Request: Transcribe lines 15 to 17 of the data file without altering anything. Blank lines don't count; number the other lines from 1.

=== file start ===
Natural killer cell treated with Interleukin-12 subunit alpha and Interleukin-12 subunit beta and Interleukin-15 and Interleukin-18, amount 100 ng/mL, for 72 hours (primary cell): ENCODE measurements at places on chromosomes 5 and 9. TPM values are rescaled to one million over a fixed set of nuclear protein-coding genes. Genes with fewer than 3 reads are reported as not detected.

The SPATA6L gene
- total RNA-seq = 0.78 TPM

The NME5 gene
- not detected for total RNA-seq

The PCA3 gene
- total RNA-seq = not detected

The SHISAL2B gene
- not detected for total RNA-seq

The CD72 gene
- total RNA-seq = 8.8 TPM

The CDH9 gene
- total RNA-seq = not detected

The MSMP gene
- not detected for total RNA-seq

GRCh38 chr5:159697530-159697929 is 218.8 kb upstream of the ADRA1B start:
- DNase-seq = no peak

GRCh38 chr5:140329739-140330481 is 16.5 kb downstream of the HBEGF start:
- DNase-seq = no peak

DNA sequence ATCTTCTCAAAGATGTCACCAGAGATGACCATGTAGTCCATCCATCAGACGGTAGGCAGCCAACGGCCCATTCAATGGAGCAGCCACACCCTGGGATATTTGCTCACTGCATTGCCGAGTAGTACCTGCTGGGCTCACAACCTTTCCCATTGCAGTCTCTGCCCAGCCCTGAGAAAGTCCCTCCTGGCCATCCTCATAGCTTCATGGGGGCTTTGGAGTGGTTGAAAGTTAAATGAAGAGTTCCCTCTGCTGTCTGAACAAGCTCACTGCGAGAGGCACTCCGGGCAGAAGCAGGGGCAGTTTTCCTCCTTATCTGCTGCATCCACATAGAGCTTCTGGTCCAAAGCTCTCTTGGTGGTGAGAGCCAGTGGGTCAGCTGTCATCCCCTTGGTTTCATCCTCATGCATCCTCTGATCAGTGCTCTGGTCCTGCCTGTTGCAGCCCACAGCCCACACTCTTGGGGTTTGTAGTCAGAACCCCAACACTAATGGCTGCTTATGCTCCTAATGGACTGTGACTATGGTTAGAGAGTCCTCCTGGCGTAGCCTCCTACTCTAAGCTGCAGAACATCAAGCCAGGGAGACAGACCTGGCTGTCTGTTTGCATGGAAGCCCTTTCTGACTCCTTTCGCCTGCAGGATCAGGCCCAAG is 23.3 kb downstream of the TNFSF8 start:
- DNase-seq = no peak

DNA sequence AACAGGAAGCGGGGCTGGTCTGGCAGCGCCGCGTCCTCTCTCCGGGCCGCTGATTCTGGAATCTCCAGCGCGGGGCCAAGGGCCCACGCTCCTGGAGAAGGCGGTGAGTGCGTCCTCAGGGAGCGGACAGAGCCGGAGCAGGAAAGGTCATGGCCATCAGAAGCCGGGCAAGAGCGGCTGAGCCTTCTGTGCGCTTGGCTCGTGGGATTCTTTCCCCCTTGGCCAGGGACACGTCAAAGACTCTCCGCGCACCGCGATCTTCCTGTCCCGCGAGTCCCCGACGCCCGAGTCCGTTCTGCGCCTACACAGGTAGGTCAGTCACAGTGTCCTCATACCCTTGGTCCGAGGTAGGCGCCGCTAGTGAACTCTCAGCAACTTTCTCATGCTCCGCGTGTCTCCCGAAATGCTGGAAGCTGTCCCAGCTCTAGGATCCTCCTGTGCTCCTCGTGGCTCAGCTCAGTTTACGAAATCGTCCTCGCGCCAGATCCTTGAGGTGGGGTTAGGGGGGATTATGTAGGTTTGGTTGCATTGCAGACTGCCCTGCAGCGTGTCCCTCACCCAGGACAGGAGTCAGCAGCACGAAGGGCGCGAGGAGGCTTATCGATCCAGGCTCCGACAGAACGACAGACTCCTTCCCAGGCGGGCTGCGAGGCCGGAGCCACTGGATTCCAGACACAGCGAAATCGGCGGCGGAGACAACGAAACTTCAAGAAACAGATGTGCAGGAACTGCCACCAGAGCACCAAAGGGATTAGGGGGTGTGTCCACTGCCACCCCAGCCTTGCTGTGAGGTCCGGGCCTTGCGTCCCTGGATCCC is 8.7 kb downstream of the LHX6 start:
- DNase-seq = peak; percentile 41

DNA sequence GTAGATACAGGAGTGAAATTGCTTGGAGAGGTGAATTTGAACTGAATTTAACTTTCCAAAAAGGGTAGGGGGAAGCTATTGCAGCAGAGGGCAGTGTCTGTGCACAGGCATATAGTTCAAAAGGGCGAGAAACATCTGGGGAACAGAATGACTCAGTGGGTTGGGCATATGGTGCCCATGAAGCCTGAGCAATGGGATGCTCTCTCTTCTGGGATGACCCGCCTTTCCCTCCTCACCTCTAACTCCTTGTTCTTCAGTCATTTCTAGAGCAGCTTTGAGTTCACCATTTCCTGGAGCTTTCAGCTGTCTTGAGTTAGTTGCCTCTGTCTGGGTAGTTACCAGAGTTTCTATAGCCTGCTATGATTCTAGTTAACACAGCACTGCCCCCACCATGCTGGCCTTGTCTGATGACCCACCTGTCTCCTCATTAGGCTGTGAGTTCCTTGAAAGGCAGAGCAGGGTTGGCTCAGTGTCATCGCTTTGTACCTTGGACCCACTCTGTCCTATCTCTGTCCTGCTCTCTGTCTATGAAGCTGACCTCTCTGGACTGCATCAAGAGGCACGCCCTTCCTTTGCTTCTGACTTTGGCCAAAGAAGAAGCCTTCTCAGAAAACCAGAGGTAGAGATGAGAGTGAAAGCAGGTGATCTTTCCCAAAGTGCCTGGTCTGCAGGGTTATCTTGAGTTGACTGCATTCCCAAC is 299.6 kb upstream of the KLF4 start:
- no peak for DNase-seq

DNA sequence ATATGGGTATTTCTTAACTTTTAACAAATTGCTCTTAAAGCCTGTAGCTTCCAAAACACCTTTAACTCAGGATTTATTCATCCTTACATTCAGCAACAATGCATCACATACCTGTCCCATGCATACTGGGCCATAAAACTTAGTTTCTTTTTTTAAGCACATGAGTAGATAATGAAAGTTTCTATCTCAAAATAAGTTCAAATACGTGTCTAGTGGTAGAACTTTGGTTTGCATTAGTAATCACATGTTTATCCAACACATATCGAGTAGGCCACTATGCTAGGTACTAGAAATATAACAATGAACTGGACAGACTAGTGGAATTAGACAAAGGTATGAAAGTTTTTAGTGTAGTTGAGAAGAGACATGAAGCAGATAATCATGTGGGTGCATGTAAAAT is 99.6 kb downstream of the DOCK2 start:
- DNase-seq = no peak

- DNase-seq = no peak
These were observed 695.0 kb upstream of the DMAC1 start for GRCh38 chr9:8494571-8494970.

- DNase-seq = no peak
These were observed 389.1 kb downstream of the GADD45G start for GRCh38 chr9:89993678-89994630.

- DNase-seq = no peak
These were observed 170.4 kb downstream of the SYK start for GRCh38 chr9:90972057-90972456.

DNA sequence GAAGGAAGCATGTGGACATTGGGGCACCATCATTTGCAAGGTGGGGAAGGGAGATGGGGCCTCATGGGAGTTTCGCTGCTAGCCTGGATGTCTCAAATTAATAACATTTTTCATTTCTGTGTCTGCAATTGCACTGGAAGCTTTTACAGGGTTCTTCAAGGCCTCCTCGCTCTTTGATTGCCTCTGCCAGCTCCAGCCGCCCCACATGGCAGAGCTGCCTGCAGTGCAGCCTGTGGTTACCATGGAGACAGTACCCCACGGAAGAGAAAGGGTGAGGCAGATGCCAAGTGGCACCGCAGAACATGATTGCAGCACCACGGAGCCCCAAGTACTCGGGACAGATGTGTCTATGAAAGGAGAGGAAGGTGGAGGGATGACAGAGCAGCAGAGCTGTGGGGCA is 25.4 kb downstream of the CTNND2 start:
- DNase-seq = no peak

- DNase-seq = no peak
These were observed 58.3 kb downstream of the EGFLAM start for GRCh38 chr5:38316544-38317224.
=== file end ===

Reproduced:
- not detected for total RNA-seq

GRCh38 chr5:159697530-159697929 is 218.8 kb upstream of the ADRA1B start:
- DNase-seq = no peak